3000 miles. That’s approximately how far I’ve travelled since my last blog post in June. Almost a third of the distance it takes to get back to England. A sudden deluge of blogs from other friends and insistence from my grandparents has persuaded me to do an update, to assuage fears I may have died and also to unashamedly brag under the guise of simply reporting my whereabouts. I blame my lack of correspondence on three things, firstly the electricity company were ‘rewiring’ the street outside and clumsily cut our internet wire. They obviously wouldn’t fix it, and the internet company wouldn’t take the blame, so for 2 months our internet connection has been terrible. Secondly I’ve been travelling a lot and thirdly I’m lazy.
We last left off with me in June teaching at my normal private language school, anticipating the arrival of Mike and enjoying the lovely, chaotic Saigon. Since then I have travelled from Hanoi down the country, mainly following the trail popularly known as the ‘Reunification Route’. Mike and I took just over two weeks to rapidly cover the country in a time the NVA could only dream of. Here are some brief highlights, apologies for no photos at present, aforementioned crappy internet cannot handle uploading them!
Hanoi and Ha Long Bay
This is the capital of Vietnam, it’s much smaller and considered the more traditional and conservative alternative to Saigon. We stayed for two nights and also took a two day trip to Ha Long Bay. Through a friend in Saigon we managed to get a good deal on a boat trip and stayed the night in a beautiful cabin. We saw the ingeniously named ‘amazing cave’ (the guide said this was because It was very big and so amazed you, how creative), kayaked, sunbathed on the deck and dived into the water. This last bit was pretty dangerous and resulted in another passenger dislocating his shoulder and having to be taken on a speed boat to hospital.
Now, this place is something special. It’s about a 2 hour train journey from Hanoi. The only seats avaible are hard seaters, so that means squeezing onto wooden planks on a smelly train for two hours. This was the least of our train dramas however! You arrive at what looks like your average dusty motorway town. But this is the gateway to one of the most beautiful places in Vietnam. It’s fondly called ‘Ha Long Bay on land’ and it surpassed expectations. The Ha Long Bay limestone pillars are beautiful, but are set against a backdrop of tourist boats, litter and hundreds of people. Ninh Binh is more beautiful, less busy and astounding. Driving around on motorbikes through huge cliffs, caves and over streams was one of my favourite bits. We also took a boat ride through Tam Coc caves and climbed a very small (yet exhausting for me!) mountain to take in the glorious views.
Due to our lack of time, we decided to cut out Hue. Despite it being the location for the excellent film ‘Full Metal Jacket’ and the scene of some famous massacres, the history nerd inside me conceded that we didn’t have enough space in our schedule so we missed it. This meant however that we’d have to get a 16 hour train from Ninh Binh to Da Nang. It was more like twenty hours, on a hard sleeping bed, in a tin tuna-can cabin. It had six beds, so there should only have been 4 other adults. but instead there were 4 other adults plus their 4 children!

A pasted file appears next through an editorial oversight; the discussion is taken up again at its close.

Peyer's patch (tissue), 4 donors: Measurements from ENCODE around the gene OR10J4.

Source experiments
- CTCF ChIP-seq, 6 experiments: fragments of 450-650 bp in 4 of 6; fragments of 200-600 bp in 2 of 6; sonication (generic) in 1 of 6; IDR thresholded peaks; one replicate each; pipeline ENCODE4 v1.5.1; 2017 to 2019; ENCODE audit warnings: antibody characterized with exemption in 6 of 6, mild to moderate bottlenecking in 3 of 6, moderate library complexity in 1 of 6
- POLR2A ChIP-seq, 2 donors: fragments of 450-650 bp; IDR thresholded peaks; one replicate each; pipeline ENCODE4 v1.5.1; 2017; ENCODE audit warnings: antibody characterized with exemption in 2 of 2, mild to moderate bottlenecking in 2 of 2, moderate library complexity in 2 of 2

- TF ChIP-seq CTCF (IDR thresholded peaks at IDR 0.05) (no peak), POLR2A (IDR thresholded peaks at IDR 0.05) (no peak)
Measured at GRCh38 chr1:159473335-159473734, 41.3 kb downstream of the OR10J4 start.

It was all worth it when we got to Da Nang and then to Hoi An by taxi. Hoi An is reknowned for its tailoring, bars, cafes and generally accessible, peaceful feel. The buildings wouldn’t look out of place in Tuscany and the beaches were incredible.
A beach town I’d been too before however we wanted some where to break up the long journeys. We had excellent food, did lots of sunbathing and ate so much Indian food we couldn’t move.
This was undeniably the pinnacle. Da Lat is in the highlands so Mike was much happier with the cooler climate. Here we went canyoning, hiking, rock climbing, abseiling down waterfalls and free water sliding. Despite the dubious health and safety provisions we both had a great time and miraculously managed to not break anything. We also rode around the lake in a swan pedalo with lots of Vietnamese honeymooners and children.
Back in HCMC
The day we returned back my mum and brother arrived for their two week stint in ‘nam. Having them here was lovely, they were excellent at not getting run over and adjusted really well to the huge cultural differences. Mum even got on a motorbike and stroked a water buffalo in the Mekong Delta!
So, after that it was more or less back to everyday life. Mike left in July and I started another job In addition to my current job. I am officially a ‘Lecturer of English’ at a University here, which is pretty ridiculous seeing as I am grossly under qualified! Nevertheless it pays well and the extra money is welcomed! The students are great, the management is really friendly and it’s a bit further out of the city. Seeing as it’s next to a boys’ school and I am the only western female member of staff I get plenty of people shouting that I’m beautiful which is never a bad thing, even if they are probably joking!
Now I am working two jobs I’ve decided I clearly need more holidays so I also took a week trip to Phu Quoc island with three other friends, I won’t bore you with the reports because it was essentially just eating, off road motorbiking and sunbathing!
I also went to Singapore to stay with an old school friend. The city was such a contrast to Vietnam and so refreshing. It’s like a cleaner, more efficient and futuristic New York. It was great to have people the same height as me, to not worry about opportunistic crime and actually stay at a nice family house with an oven. The first meal I had there was a jacket potato, something I’ve been craving for 10 months!
So there it is. A lengthy and hastily assembled attempt to briefly summarise of the last three months!